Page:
If you add up all the numbers on the Roulette wheel they will total 666. The very “beast number” with which the priests frighten the susceptive flock. The fans of the mystical legends state that the author of “European” roulette Francois Blanc sold his soul to the devil for its secret. However, historians are sure that all this is the idle nonsense: even ancient Greeks used the disc rotating on the spike of the sword for gambling. But a little bit of “devildom” would not do roulette any harm. Gambling was banned in Koran, severely censured by Christianity, specialists ponder about “gambling” as some kind of “pathologic addiction” like drug or alcohol addiction. But still millions of people with a thrill of the heart look forward to the moment when the steel ball would cease its wild speeding about the roulette wheel, what card would fall and what combination of signs would be on the “one-armed bandit”.
Historians have no definite answer for the particular period of gambling origin. The British Museum has a wonderful collection of dices – there are real works of art among its exhibits, for example, dice used by contemporaries of Ptolemy and Alexander the Macedonian for pushing their luck. It is known that the modern game of dice in the ancient German tribes had a sacral meaning: this way you could find out if the Supreme Powers favored you. A lot of experienced casino dealers assert anonymously that even today a lot of people go to the casino to “try their luck”, unveil the mystery of Chance, to find out if the Lady Luck is merciful to them. Gambling does not know any status borders. Her Majesty Game treats everyone equally: Offsprings of the noblest families and the worst ragamuffin, youngsters having no life experience, and old folks. Both officers and traders, merchants and politicians did not imagine their life without cards.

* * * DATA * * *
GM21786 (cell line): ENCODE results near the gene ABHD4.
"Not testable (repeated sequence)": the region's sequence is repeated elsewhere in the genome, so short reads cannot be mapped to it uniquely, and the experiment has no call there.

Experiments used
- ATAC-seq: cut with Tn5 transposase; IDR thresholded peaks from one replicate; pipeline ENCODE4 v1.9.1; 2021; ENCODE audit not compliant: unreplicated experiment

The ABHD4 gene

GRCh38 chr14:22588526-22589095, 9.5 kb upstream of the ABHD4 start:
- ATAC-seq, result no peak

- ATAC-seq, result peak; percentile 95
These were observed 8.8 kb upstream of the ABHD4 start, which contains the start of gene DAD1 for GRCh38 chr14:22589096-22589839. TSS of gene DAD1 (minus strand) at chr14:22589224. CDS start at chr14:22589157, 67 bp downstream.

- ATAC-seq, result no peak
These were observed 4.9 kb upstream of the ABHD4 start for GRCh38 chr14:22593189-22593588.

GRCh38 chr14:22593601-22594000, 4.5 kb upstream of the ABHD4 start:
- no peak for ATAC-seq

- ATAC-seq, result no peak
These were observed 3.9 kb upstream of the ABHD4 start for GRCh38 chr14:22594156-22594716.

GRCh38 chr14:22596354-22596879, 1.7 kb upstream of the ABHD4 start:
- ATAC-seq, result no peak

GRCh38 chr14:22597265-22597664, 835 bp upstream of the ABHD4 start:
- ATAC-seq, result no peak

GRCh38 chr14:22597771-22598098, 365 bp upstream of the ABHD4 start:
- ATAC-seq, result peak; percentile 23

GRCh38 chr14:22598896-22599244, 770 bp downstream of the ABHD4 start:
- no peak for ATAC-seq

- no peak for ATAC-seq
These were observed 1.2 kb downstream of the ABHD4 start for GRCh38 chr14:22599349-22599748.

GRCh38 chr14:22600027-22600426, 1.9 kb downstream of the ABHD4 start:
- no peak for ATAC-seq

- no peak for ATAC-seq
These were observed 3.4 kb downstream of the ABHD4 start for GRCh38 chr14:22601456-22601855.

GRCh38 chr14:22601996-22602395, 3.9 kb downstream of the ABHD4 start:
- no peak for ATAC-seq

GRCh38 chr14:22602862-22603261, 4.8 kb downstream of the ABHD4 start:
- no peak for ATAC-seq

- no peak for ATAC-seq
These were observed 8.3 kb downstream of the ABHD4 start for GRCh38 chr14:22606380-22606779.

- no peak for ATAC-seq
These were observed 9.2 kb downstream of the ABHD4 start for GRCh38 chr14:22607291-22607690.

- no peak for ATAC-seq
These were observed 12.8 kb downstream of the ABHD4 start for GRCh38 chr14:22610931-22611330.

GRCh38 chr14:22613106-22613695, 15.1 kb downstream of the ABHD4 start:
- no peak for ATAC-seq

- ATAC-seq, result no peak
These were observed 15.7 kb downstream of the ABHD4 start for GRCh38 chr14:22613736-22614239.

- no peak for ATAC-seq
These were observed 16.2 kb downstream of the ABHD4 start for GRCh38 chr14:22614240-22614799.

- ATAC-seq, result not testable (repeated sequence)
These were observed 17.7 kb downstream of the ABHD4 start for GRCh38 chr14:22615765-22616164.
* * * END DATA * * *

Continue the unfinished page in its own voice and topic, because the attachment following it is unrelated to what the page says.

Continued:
Game was a traditional pastime, and propensity for gambling even if was disapproved of, not to a great extent: an officer who had never taken playing cards in his hands had a lot more chances to become an outcast in his own circle than the one who was beaten all to pieces.
The history has preserved a notable fact: famous Russian traveler and geographer Przhevalskiy was a keen (and rather a good) card player. And when he once got a big gain then without much ado organized an expedition with the help of this easy money, and the satin pack of cards was thrown into the Amur river.
An attachment to “spa resorts”.
Surprisingly enough but the history remembers the date when from a traditional leisure activity game turned into a big business. Despite many beliefs it did not happen in the New World, but in a “small dirty town” of Bad Homburg on 23rd May 1841. When two twin brothers Louis and Francois Blanc opened their “Gambling house” with a new invention – roulette.
Louis and Francois started their career with 1000 francs. Firstly, they opened a small bank in Bordo, then they were playing – all this on the verge of fall! – at Paris stock exchange and then at one of the fashionable parties in Luxembourg, they met earl brothers Hessen-Homburg, who at that time owned Bad Homburg. It was quite a calm and hopelessly provincial town, but the Blancs found something noteworthy here: first – the most picturesque vicinity – it was located in the beautiful place at the foot of the splendid mountain mass Taunus (once there was a border of the Roma Empire here), secondly, there were two thermal sources – in those years it was difficult to overestimate their significance.
Today specialists count a great number of various resorts. People go to Naftalan for medical purposes, to Courchevel to participate in the fashionable “coterie”, to Antalya – “to lie in the sun”, to Sharm El Sheikh – to practice diving. Sea bathing was not so fashionable at that time, even tan was considered inappropriate in the society. But European elite preferred to have a rest near the wate